August 9, 2014

Peter de Knijff
Department of Human Genetics
Leiden University Medical Center
Post Office Box 9600
2300 Leiden

Dear Dr. de Knijff:
I have read your piece with great interest.  (Peter de Knijff How carrion and hooded crows defeat Linnnaeus’s curse SCIENCE vol. 344 no. 6290 June 20, 2014 page 1345)  I am somewhat reminded of a comment a lecturing pathologist made to his colleagues, “We are not the last test because we are infallible; we are infallible because we are the last test.”  The day must come when complete analysis of genome and all epigenetic markers is commonplace, and that will ultimately trump any decisions about speciation that we can actually understand. 

What most peaked me was your pointing out that speciation may depend not solely on DNA differences but on epigenetic markers that restrict fertility.  I have taken an interest in what you might call “normal variation in intra-specific fertility,” not to put to a highfalutin tone on it.  (M.L. Herbert & M.G. Lewis Fluctuation of fertility with number in a real insect population and a virtual population African Entomology 21(1): 119–125 (2013))  In the lab and in the wild fertility is responsive to mating pool size – the equivalent of average kinship – irrespective of environmental influences (or choice if you are looking at people).  This effect works itself out over five or ten generations, far too fast for DNA base speciation, and my best guess is that it is due to an epigenetic mechanism.  Reading your remark that there seems to be an epigenetic effect on fertility I find encouraging.  Can you tell me where I might learn more about this?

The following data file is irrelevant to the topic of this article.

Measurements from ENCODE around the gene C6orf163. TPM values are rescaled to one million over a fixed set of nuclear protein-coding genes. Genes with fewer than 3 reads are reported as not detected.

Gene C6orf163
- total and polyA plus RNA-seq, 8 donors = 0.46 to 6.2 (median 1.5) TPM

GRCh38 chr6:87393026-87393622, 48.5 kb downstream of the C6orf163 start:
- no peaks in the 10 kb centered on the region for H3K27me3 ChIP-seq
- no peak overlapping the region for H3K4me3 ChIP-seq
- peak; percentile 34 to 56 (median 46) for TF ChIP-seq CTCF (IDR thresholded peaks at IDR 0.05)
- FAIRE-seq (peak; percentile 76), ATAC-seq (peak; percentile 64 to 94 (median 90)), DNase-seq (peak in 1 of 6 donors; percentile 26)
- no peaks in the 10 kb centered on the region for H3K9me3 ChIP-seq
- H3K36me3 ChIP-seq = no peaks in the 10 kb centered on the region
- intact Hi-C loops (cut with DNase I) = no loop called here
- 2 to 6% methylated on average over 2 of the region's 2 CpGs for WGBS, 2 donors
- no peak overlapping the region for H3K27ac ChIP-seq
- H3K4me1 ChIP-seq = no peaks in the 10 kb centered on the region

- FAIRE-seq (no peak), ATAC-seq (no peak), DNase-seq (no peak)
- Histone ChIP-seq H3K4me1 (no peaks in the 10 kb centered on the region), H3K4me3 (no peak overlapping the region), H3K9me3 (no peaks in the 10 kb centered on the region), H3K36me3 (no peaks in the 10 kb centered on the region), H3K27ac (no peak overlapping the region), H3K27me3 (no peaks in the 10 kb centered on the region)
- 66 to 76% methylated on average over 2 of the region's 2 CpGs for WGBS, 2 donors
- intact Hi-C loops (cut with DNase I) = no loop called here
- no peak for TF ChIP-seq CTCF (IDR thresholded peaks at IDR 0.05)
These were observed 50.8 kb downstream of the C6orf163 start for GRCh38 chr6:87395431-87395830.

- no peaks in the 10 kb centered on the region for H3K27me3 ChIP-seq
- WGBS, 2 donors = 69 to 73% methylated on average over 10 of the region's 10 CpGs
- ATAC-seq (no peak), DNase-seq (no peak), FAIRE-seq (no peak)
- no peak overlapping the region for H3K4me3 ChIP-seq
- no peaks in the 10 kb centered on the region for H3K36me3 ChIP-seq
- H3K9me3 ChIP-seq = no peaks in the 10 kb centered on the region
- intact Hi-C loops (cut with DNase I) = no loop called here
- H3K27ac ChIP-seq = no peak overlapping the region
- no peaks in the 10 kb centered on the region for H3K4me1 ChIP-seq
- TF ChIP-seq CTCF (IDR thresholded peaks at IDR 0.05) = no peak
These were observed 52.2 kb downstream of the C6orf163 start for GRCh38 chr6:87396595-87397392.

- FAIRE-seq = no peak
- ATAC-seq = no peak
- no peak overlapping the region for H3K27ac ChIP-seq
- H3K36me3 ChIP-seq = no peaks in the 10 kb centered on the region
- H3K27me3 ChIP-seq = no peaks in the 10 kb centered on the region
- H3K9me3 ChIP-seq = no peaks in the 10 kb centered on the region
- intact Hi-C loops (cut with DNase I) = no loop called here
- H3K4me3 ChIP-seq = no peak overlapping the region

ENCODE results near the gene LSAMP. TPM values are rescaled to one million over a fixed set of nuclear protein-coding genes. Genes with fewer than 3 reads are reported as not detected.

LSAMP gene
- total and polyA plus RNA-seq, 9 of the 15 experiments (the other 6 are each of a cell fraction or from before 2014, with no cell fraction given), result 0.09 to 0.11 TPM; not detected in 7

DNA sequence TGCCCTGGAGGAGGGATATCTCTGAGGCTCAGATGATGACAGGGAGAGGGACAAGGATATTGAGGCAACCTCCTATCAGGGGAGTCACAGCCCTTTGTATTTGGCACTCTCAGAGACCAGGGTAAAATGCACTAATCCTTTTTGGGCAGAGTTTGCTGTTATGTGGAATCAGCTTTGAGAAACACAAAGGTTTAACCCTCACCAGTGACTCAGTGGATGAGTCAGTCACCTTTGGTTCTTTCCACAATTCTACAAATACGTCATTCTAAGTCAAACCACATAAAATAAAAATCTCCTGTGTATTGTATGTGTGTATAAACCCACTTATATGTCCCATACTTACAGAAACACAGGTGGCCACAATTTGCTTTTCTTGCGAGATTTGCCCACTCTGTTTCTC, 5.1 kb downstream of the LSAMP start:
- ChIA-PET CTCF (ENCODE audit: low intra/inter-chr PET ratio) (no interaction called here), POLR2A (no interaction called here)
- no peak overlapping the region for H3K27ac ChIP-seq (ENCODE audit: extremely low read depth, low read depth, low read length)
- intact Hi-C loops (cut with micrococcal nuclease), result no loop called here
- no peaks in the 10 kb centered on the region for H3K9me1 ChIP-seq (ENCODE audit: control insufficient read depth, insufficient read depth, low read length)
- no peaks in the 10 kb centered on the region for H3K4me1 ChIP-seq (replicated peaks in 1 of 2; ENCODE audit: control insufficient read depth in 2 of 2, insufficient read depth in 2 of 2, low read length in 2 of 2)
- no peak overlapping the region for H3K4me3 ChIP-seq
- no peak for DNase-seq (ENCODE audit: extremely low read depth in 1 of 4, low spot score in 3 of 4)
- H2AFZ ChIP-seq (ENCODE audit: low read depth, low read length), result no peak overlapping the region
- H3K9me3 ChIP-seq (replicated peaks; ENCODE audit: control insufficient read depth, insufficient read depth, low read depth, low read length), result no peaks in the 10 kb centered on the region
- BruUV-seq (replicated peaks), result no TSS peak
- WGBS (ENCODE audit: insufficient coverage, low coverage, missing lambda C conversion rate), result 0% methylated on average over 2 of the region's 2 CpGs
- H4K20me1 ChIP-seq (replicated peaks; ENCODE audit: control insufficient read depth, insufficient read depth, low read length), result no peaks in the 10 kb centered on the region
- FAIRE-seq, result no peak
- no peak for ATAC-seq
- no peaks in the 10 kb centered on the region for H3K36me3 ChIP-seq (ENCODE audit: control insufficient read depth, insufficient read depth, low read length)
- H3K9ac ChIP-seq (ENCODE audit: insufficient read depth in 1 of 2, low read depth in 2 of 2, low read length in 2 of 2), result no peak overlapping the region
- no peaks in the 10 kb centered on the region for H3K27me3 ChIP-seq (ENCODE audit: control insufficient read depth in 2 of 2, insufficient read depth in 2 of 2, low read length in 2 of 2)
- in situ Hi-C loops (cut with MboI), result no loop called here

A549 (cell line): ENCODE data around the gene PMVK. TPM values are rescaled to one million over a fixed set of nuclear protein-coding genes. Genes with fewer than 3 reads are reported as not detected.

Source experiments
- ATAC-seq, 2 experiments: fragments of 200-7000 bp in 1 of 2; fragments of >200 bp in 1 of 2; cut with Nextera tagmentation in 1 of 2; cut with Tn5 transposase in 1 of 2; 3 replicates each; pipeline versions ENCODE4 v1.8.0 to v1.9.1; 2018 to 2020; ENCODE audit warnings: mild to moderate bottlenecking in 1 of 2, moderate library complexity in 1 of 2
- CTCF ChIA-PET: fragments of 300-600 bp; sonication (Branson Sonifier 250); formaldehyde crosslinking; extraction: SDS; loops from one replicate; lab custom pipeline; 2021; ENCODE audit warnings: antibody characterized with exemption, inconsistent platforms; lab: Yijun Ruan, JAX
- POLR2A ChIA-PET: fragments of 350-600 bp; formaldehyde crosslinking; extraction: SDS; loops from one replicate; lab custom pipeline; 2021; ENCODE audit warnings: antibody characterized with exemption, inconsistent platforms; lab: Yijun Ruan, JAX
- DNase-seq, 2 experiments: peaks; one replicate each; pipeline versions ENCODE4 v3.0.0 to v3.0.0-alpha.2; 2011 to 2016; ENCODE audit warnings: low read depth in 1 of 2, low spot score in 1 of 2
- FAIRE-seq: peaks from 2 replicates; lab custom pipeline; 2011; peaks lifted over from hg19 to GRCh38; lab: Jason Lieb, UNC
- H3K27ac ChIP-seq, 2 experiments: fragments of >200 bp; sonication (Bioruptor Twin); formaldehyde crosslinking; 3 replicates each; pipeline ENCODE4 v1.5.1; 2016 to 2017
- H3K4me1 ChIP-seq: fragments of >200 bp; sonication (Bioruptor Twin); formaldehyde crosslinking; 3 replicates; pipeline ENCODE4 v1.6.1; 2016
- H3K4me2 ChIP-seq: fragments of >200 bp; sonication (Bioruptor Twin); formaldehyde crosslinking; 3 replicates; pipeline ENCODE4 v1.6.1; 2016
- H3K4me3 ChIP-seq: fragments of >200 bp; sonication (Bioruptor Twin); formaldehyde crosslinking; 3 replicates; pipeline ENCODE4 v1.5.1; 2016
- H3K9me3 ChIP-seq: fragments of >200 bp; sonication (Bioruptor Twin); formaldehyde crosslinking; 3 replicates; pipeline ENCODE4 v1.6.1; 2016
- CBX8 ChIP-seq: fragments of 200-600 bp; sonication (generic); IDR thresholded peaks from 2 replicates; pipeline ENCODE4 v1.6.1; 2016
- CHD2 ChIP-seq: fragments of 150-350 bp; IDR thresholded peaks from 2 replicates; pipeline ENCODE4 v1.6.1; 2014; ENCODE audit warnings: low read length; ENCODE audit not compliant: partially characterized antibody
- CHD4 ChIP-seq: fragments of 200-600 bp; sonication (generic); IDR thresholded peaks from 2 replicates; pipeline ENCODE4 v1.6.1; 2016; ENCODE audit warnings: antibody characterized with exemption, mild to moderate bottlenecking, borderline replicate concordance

Thank you.


M. Linton Herbert MD

I am delighted to report that I received a prompt and courteous reply from the professor.  When I asked for clarification on a few points, that was forthcoming as well.  If I ever complain of being ignored, please remind me of this excellent man. 

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